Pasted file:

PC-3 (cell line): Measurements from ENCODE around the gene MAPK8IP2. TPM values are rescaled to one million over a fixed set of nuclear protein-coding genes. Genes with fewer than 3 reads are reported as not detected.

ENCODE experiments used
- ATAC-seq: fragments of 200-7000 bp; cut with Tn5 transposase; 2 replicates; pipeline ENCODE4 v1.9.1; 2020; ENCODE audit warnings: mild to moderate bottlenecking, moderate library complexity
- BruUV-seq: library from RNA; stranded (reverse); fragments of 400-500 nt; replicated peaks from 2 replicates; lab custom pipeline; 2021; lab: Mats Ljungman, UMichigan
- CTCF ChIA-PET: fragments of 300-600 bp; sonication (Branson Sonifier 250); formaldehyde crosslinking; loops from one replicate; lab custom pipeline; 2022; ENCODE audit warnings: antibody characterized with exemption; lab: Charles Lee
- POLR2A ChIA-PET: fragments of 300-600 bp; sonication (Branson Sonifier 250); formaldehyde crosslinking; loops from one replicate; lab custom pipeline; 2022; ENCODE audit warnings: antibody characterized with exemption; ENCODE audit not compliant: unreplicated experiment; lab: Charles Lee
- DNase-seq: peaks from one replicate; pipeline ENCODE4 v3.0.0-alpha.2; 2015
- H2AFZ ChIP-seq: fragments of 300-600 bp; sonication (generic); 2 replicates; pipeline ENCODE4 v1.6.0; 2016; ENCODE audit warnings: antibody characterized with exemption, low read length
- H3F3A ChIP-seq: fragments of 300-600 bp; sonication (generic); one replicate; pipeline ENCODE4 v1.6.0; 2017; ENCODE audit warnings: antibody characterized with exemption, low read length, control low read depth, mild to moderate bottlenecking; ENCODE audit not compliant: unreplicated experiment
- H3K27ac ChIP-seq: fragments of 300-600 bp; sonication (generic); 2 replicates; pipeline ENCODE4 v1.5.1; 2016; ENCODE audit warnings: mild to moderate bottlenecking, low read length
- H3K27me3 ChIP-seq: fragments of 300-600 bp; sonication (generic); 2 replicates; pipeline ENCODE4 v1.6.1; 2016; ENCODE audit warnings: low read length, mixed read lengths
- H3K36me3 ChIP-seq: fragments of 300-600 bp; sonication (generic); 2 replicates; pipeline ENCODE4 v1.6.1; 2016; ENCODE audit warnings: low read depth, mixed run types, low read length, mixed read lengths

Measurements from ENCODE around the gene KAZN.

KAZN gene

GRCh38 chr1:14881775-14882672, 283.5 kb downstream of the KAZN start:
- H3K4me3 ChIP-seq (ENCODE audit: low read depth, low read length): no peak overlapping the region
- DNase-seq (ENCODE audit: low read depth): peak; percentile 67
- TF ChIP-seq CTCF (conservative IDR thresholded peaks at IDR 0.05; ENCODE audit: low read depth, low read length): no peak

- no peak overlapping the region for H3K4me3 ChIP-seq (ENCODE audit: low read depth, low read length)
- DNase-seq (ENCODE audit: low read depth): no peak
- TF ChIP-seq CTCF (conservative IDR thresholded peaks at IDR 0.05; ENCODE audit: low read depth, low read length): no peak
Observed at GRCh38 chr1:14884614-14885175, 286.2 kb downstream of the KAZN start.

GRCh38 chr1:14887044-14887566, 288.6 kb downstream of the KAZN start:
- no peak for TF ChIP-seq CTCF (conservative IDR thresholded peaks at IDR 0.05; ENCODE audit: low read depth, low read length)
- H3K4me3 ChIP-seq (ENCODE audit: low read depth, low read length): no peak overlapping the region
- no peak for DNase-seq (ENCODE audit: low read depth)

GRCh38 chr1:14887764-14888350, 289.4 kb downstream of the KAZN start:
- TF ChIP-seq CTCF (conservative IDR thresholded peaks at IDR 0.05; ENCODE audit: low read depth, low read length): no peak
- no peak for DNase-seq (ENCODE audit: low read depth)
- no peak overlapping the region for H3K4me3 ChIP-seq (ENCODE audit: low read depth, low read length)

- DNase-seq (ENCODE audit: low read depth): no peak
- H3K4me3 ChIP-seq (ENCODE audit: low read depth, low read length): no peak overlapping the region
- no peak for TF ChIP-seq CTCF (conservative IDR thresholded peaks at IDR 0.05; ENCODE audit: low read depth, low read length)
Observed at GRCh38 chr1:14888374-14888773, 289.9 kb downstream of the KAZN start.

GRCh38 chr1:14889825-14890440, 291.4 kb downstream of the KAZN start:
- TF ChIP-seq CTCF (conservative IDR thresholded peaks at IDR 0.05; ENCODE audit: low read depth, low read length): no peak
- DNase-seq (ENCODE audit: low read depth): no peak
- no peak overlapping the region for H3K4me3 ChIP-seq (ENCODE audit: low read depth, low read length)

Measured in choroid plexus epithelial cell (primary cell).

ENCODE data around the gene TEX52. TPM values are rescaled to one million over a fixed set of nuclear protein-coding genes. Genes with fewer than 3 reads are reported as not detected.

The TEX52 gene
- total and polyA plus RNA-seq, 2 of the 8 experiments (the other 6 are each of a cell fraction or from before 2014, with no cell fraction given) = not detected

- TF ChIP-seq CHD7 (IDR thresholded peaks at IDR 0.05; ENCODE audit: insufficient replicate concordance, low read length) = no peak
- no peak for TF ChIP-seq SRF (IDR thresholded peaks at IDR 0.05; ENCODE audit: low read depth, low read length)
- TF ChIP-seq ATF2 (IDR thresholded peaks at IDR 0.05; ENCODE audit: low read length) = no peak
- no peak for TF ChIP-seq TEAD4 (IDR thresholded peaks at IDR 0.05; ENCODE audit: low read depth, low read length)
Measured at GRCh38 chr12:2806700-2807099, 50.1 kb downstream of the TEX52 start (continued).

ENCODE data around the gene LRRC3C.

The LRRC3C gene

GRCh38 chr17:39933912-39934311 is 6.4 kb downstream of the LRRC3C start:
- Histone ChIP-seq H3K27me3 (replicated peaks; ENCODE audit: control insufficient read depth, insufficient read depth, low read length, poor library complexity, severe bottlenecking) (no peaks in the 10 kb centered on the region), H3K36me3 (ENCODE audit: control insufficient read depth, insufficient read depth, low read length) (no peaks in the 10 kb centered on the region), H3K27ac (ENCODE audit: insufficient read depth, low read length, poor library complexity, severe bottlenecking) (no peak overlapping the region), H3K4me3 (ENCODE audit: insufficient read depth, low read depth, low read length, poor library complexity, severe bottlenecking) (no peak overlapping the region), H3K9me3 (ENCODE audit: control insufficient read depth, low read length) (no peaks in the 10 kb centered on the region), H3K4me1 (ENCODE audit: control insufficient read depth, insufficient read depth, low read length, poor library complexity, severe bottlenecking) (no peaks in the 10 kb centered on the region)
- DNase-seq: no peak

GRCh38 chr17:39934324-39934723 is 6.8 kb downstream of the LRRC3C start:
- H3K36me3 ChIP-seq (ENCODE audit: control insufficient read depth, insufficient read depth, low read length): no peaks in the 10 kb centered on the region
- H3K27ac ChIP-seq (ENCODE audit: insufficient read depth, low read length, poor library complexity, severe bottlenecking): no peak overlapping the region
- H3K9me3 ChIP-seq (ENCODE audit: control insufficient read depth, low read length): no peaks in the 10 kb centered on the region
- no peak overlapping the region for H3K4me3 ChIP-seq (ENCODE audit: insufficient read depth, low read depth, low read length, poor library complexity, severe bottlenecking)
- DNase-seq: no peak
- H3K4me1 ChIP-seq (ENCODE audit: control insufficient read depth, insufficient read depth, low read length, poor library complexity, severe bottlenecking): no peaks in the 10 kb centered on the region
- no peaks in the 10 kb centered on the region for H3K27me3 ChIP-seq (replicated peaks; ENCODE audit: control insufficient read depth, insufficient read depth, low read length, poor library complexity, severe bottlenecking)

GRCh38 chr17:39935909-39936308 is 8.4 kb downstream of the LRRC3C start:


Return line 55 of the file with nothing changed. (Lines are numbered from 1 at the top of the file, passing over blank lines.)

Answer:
- H3K27ac ChIP-seq (ENCODE audit: insufficient read depth, low read length, poor library complexity, severe bottlenecking): no peak overlapping the region